Acupuncture is the key component of today’s Traditional Chinese Medicine. It involves the insertion of extremely thin needles through your skin at strategic points on your body. Most patients come to Acupuncture to treat pain, however any medical problem can be addressed using Acupuncture.
How does Acupuncture work?
The easiest way to understand Acupuncture is in the the treatment of pain. After an injury the pain signals from the peripheral nervous system reach the central nervous system and there are specific pain areas established in the brain involved in chronic pain. According the gate theory a complex interplay of periferal and central nervous system is initiated. A neurogenic "highway" is established between the brain and the site of injury. It is the brains' job to "protect" the area of concern and start a healing process. However this process is often COUNTER-PRODUCTIVE due to failure of the repair process. The Acupuncture breaks this vicious cycle and down regulates the inflammatory process. Needles are not locally inserted into the pain areas but in corresponding "distal" locations. When this process is repeated several times in course of weeks or month, the pain center in the brain reverses and disappears and so does the chronic pain.
When answering this complex question one has to keep in mind what conditions are being treated. No condition stands on its own and everything is connected as a whole body!
Traditional Chinese medicine explains Acupuncture as a technique for balancing the flow of energy or life force — known as Qi— believed to flow through pathways (meridians) in your body. By inserting needles into specific points along these meridians, acupuncture practitioners believe that your energy flow will re-balance.
In contrast, many Western practitioners view the acupuncture points as places to stimulate nerves, muscles and connective tissue. This stimulation appears to boost the activity of your body's natural process to inhibit pain, regulated the immune system and increase blood flow.
At Natureworks Acupuncture, we practice the "Balance Method" which is based on I-Ching Acupuncture theory. I-Ching theory explains how life unfolds through origin, growth and completion. Humans are part an inseparable trinity of heaven, human and earth forming the universe. Yin and Yang is the binary system and its this theory forms the Early Heaven Ba Gua, the structure of the 8 trigrams.which form a perfect numerological system of opposites. This system ultimately led to the well known 5 phases or Wu Xing and directly applies to the human body as part of the " Universal Supreme Ultimate" or Tai Ji.
At Natureworks Acupuncture we strongly believe that these systems of opposites ultimately reflect the balances of Yin and Yang. The state of disease is Qi stagnation caused by imbalances of Yin and Yang. Targeting specific Yin and Yang Meridians in opposites of (eg. foot - hand, ankle -wrist, knee - elbow) and distal relationships is the ultimate and original form of Acupuncture as described in the Nei Jing Su Wen.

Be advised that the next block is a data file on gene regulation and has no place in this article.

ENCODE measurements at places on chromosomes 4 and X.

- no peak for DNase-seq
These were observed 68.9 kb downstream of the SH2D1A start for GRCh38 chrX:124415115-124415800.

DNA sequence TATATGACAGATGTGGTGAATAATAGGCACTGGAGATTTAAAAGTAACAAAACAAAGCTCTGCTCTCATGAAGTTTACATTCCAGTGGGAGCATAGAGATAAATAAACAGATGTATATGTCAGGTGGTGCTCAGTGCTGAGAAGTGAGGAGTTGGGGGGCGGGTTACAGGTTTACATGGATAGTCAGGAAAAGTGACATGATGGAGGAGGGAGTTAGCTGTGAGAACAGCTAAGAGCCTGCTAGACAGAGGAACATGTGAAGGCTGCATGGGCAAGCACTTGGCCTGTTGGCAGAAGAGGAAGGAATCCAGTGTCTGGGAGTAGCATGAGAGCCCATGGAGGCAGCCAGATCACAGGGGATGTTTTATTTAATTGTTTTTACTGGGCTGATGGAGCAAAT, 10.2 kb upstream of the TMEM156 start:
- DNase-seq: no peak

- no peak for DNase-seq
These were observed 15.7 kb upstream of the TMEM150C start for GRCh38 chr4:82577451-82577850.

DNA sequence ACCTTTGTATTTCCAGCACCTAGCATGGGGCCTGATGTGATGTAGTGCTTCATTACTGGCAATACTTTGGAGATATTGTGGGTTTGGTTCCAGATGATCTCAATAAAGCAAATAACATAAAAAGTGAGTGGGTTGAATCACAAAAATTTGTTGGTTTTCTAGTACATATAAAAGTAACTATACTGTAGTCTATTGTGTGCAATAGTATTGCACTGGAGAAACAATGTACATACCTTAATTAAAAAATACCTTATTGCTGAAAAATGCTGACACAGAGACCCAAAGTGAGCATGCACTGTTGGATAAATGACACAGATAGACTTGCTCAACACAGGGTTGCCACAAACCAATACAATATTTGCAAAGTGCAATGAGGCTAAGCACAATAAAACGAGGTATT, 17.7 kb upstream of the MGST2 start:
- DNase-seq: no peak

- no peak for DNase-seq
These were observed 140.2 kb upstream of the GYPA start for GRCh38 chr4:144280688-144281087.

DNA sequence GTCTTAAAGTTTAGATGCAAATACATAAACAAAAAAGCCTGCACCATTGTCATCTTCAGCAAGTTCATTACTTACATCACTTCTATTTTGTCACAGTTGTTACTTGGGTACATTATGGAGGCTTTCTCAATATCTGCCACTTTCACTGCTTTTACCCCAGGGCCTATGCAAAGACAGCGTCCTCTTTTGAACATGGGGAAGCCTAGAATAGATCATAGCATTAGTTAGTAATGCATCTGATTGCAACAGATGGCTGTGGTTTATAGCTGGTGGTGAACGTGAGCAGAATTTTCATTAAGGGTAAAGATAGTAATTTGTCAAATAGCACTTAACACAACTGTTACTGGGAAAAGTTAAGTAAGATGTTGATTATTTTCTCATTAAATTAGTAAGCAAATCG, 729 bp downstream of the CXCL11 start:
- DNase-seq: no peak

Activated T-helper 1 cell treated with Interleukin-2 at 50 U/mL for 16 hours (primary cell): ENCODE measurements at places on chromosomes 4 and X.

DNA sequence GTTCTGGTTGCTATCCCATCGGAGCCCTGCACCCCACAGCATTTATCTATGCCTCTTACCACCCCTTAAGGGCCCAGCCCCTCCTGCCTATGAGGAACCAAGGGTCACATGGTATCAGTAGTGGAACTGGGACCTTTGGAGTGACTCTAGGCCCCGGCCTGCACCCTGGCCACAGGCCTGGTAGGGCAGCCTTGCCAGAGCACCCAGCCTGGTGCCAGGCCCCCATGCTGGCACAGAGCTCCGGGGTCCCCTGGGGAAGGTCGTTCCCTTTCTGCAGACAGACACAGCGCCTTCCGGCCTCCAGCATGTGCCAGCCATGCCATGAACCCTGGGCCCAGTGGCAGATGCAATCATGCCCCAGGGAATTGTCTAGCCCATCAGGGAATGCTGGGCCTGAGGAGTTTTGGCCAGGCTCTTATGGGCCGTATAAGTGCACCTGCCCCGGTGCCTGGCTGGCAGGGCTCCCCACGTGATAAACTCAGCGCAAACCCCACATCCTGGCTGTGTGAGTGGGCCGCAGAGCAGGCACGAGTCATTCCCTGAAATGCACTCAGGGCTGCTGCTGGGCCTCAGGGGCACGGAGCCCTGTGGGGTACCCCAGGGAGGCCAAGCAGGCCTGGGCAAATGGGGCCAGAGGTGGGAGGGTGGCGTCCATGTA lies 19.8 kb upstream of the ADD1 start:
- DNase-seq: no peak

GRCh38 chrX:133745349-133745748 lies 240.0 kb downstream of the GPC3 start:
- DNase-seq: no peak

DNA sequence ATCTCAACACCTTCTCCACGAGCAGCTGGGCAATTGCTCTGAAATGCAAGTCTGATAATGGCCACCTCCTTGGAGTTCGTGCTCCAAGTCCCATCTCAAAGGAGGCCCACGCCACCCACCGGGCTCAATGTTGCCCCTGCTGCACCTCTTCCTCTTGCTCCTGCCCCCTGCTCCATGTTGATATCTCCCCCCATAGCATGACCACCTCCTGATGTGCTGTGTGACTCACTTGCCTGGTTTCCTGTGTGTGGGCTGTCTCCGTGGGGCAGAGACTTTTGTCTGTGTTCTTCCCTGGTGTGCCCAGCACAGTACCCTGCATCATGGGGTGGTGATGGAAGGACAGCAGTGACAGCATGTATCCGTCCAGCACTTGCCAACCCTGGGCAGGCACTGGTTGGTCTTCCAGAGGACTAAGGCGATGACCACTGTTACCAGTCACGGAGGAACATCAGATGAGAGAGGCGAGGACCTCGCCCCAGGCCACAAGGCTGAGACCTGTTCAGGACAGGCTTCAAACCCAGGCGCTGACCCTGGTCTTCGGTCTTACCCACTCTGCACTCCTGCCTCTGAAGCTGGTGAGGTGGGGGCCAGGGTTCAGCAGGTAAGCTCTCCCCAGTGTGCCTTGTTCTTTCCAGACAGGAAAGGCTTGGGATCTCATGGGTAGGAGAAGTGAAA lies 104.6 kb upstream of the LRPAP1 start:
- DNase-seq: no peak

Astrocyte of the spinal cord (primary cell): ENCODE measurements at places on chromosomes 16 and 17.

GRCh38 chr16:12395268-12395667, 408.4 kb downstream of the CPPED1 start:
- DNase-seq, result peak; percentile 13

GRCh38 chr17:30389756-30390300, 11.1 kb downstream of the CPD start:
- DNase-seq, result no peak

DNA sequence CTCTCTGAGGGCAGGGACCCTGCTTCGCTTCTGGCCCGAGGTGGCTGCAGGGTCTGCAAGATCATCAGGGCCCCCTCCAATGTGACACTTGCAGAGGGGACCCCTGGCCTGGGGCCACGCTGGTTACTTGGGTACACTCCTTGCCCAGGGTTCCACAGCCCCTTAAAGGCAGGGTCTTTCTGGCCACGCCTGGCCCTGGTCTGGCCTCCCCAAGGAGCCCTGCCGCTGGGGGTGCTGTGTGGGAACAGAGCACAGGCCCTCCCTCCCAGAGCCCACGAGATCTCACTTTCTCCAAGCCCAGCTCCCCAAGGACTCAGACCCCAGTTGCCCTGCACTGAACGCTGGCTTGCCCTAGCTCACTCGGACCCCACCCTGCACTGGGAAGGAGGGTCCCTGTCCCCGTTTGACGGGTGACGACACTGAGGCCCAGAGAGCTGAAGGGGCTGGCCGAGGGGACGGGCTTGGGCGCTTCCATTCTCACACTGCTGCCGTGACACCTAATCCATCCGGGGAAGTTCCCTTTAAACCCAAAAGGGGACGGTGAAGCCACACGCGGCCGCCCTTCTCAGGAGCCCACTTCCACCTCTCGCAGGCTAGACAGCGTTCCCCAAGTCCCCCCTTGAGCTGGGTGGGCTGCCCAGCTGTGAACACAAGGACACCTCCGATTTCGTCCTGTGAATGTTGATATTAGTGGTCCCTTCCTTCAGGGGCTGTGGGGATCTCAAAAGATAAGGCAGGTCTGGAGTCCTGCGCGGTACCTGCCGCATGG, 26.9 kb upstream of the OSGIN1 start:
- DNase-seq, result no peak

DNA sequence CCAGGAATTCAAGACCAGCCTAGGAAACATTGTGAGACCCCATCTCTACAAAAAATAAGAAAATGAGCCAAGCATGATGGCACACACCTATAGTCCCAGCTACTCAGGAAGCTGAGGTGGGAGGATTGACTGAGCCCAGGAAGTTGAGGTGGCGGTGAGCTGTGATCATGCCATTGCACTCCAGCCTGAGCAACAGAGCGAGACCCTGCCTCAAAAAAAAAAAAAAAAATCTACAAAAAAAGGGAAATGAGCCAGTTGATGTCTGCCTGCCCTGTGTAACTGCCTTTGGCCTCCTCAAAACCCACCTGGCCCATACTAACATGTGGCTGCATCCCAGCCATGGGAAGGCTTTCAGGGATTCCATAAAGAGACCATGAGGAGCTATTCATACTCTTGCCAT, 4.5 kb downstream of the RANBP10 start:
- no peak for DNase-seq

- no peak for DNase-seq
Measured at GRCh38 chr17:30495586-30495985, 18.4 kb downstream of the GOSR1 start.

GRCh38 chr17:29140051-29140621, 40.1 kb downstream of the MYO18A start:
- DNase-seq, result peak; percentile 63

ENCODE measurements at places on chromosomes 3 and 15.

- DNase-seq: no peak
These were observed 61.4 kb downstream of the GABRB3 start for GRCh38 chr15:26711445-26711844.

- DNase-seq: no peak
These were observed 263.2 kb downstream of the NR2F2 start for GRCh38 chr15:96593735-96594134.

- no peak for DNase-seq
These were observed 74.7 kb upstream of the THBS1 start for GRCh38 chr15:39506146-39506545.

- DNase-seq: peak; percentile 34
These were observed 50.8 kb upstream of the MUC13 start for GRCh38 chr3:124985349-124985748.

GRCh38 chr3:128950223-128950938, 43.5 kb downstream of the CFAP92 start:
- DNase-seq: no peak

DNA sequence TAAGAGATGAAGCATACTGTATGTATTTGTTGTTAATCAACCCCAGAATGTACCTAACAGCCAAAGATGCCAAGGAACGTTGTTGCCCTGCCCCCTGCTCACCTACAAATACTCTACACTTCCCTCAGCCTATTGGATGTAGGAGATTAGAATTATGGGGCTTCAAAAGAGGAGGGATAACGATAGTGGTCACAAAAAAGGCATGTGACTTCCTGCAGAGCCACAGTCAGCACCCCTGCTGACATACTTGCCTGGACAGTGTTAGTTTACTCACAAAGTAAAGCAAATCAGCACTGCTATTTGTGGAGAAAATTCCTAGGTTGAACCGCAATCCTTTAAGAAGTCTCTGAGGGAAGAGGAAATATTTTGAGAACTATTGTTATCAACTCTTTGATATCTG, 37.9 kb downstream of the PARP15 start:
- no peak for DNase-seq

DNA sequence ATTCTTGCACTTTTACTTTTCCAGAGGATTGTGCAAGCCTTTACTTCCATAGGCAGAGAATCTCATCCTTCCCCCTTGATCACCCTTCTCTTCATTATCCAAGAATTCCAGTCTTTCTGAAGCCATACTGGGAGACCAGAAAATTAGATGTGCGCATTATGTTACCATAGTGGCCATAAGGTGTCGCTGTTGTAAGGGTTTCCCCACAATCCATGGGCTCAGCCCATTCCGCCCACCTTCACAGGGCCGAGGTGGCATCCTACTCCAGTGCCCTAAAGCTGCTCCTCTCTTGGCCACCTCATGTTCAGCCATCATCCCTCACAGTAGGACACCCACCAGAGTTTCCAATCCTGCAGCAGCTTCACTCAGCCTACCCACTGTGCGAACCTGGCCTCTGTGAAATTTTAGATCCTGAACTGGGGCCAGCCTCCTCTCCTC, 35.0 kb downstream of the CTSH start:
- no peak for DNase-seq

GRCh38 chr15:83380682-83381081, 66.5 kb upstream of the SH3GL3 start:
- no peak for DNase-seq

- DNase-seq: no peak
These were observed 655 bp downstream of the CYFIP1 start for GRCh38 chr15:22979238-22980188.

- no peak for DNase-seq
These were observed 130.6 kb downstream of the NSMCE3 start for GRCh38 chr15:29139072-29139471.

In simple terms by treating the balancing points on the corresponding Meridians the normal Qi flow is restored. Qi and Blood can get to the area or organ of concern and healing is initiated.
Below you will find some links to trusted websites if you are interested in a deeper understanding of Chinese Medicine and Acupuncture. Please start by reading through these excellent pages.
- Here you will find an Introduction to Acupuncture
- There are many Different Styles of Acupuncture
- I-Ching Acupuncture
- For more in-depth research you can look at the Journal of Chinese Medicine, the Journal of Traditional Chines Medicine or do your own research at the National Center for Biotechnology information.
Meridians connect to the Organs
You are probably asking yourself how the acupuncturist knows the precise location of the acupuncture points. Picture a road map: a profusion of points woven into a web by lines of travel. Now imagine this 2-D system as 3-D in your body: a vast network of invisible energy pathways connecting to each other and to every atom, cell, tendon, bone, organ, each centimeter of skin—everything in your body! They link the upper portion with the lower and the surface with the interior, so that nothing is truly separate.
Now add other dimensions to this 3-D interconnected body “map”: your mind, your emotions, and spirit—everything conscious and unconscious within you. These amazing pathways are the meridians, and they form your body and all invisible aspects of your being into an intercommunicating whole.
Each of the regular Meridians are associated with an Element or Zang-Fu organ. E.g. the Liver channel starts between the 1st and 2nd toe and runs up on the inside of the leg up to the chest and connects to the Liver. Along this Liver Meridian pathway are 14 known Acupuncture points where the Qi appears to be easier accessible, each with different function.
There are twelve major meridians that run on each side of the body, one side mirroring the other. Each meridian corresponds to a different internal organ. And each organ, with its own physiological and invisible energy functions, is not only dependent on the other organ systems but also on the greater meridian network.
At NatureWorks Acupuncture you we offer a variety of Acupuncture styles ranging from Chinese to Japanese techniques. Every individual patient is assessed as to what approach is the best to achieve healing. Some conditions require local needles and some require the Tan style distal needling. Some patients are more responsive to chinese needling, some more to non-insertion Japanese styles. We even offer trigger point needling or japanese electro-diode techniques. Moxibustion, Cupping and Gu Sha are excellent options to deal with chronic pain problems.